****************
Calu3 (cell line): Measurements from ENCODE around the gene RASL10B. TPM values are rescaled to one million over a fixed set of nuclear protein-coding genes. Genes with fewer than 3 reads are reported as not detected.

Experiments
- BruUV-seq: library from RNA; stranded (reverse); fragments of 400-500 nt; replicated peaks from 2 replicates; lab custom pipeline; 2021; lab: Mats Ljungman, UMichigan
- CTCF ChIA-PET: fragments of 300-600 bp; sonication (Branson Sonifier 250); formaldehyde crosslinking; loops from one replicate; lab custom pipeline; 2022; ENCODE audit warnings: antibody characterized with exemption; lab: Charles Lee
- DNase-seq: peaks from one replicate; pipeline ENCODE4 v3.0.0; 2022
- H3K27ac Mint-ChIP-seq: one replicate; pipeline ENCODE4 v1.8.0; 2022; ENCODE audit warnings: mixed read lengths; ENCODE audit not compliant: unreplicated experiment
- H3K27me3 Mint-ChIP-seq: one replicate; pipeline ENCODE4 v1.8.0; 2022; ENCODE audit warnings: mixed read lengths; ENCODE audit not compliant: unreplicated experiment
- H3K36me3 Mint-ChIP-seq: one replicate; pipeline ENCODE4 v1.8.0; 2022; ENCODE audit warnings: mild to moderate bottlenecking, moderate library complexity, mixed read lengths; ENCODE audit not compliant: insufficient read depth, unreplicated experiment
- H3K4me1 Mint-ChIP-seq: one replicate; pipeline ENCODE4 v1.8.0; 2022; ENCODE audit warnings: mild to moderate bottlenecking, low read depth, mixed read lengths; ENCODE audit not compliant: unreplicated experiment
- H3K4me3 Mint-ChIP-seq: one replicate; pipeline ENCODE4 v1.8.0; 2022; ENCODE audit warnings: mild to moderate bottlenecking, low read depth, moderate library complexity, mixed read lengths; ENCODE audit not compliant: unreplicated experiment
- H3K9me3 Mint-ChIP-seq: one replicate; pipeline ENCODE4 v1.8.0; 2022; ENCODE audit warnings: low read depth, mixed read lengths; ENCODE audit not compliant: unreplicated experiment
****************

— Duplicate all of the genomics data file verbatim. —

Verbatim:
Calu3 (cell line): Measurements from ENCODE around the gene RASL10B. TPM values are rescaled to one million over a fixed set of nuclear protein-coding genes. Genes with fewer than 3 reads are reported as not detected.

Experiments
- BruUV-seq: library from RNA; stranded (reverse); fragments of 400-500 nt; replicated peaks from 2 replicates; lab custom pipeline; 2021; lab: Mats Ljungman, UMichigan
- CTCF ChIA-PET: fragments of 300-600 bp; sonication (Branson Sonifier 250); formaldehyde crosslinking; loops from one replicate; lab custom pipeline; 2022; ENCODE audit warnings: antibody characterized with exemption; lab: Charles Lee
- DNase-seq: peaks from one replicate; pipeline ENCODE4 v3.0.0; 2022
- H3K27ac Mint-ChIP-seq: one replicate; pipeline ENCODE4 v1.8.0; 2022; ENCODE audit warnings: mixed read lengths; ENCODE audit not compliant: unreplicated experiment
- H3K27me3 Mint-ChIP-seq: one replicate; pipeline ENCODE4 v1.8.0; 2022; ENCODE audit warnings: mixed read lengths; ENCODE audit not compliant: unreplicated experiment
- H3K36me3 Mint-ChIP-seq: one replicate; pipeline ENCODE4 v1.8.0; 2022; ENCODE audit warnings: mild to moderate bottlenecking, moderate library complexity, mixed read lengths; ENCODE audit not compliant: insufficient read depth, unreplicated experiment
- H3K4me1 Mint-ChIP-seq: one replicate; pipeline ENCODE4 v1.8.0; 2022; ENCODE audit warnings: mild to moderate bottlenecking, low read depth, mixed read lengths; ENCODE audit not compliant: unreplicated experiment
- H3K4me3 Mint-ChIP-seq: one replicate; pipeline ENCODE4 v1.8.0; 2022; ENCODE audit warnings: mild to moderate bottlenecking, low read depth, moderate library complexity, mixed read lengths; ENCODE audit not compliant: unreplicated experiment
- H3K9me3 Mint-ChIP-seq: one replicate; pipeline ENCODE4 v1.8.0; 2022; ENCODE audit warnings: low read depth, mixed read lengths; ENCODE audit not compliant: unreplicated experiment